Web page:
The Mermnad EmpireEdit

GygesEdit

Available historical evidence suggests that Candaules was overthrown by a man named Gyges, of whose origins nothing is known except for the Greek historian Herodotus's claim that he was the son of a man named Dascylus.[52] Gyges was helped in his coup against Candaules by a Carian prince from Mylasa named Arselis,[53][54] suggesting that Gyges's Mermnad dynasty might have had good relations with Carian aristocrats thanks to which these latter would provide his rebellion with armed support against Candaules.[55] Gyges's rise to power happened in the context of a period of turmoil following the invasion of the Cimmerians, a nomadic people from the Pontic steppe who had invaded Western Asia, who around 675 BCE destroyed the previous major power in Anatolia, the kingdom of Phrygia.[56]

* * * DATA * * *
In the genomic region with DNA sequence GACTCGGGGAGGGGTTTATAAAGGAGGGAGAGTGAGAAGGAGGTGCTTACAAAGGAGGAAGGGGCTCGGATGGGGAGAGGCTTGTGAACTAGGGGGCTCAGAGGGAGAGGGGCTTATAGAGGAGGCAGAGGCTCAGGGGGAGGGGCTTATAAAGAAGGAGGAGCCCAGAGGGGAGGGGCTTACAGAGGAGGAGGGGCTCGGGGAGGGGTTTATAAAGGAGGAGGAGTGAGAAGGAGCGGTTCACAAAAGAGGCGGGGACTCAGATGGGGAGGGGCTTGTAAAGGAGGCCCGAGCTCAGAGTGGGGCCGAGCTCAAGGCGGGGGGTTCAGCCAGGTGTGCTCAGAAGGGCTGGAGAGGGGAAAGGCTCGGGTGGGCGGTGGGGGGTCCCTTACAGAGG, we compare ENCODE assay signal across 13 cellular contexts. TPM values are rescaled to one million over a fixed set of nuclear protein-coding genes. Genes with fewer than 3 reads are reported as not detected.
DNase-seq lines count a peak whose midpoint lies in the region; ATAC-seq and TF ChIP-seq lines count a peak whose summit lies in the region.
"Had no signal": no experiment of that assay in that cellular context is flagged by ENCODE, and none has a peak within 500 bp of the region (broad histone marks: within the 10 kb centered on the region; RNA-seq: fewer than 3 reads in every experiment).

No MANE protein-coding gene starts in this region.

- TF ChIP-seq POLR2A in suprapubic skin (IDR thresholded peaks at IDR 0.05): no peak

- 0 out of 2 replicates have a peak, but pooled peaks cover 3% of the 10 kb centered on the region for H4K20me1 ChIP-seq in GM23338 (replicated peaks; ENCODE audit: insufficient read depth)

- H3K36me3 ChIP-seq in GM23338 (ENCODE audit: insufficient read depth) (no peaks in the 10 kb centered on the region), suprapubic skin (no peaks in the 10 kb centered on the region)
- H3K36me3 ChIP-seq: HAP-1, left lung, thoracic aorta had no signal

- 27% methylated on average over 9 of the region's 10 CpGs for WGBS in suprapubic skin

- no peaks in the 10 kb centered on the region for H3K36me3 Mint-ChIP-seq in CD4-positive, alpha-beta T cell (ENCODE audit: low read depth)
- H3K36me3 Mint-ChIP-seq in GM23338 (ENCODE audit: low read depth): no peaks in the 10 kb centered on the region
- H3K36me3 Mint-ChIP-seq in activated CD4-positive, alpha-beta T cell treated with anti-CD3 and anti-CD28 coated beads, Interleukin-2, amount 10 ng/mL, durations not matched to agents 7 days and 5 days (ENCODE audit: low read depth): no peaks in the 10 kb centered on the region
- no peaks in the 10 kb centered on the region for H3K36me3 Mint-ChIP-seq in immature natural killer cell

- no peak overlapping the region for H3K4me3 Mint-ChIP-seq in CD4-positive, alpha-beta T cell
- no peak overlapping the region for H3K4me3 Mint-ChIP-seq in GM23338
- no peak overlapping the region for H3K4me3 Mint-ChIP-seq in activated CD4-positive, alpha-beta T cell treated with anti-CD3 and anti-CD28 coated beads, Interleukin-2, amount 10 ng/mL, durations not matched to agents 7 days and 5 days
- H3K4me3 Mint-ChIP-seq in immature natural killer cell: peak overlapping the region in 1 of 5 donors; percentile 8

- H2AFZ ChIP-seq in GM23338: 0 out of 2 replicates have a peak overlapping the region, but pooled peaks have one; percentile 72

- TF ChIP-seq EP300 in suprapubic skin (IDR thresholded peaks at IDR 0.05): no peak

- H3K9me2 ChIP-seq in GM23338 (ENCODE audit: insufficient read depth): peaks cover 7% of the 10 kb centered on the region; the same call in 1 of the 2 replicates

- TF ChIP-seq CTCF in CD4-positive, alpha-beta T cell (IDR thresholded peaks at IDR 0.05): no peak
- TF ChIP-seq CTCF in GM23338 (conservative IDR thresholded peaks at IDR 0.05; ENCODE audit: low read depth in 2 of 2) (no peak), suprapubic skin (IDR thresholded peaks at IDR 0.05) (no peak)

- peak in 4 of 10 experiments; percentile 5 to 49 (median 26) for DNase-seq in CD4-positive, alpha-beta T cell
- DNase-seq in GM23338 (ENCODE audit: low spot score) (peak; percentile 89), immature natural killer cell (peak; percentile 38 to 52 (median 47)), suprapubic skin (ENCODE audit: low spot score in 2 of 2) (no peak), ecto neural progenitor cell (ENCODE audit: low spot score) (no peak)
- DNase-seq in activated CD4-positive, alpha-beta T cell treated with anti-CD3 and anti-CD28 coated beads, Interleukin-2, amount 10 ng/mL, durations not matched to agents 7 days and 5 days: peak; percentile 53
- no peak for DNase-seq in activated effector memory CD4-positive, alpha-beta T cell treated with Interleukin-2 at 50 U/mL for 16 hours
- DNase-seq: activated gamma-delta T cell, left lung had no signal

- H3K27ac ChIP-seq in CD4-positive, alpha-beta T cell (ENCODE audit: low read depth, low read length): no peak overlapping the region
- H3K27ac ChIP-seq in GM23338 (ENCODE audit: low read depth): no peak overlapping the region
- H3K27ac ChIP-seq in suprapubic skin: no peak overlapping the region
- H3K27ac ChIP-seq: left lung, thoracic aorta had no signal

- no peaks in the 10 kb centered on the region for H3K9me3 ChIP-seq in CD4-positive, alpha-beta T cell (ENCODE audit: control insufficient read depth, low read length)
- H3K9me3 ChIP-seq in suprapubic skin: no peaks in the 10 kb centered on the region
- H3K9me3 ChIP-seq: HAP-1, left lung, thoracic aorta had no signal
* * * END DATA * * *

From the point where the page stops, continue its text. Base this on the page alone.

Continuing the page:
Immediately after Gyges had seized the Lydian throne, the oracle of the god Apollo at Delphi confirmed the legitimity of his kingship. To thank the oracle, Gyges offered it lavish offerings consisting of gold and silver. These offerings still stood at Delphi in the time of Herodotus, who referred to Gyges's dedications as the Gygadas (Ancient Greek: Γυγάδας Gugádas, from 𐤨𐤰𐤨𐤠𐤩𐤦𐤳 *Kukalis, meaning "of Kukas (Gyges)"), and remarked that most of the silver at Delphi was part of it. The most notable of these offerings were six craters made of gold and which collectively weighed thirty talents.[57][58]

 
Gyges tablet, British Museum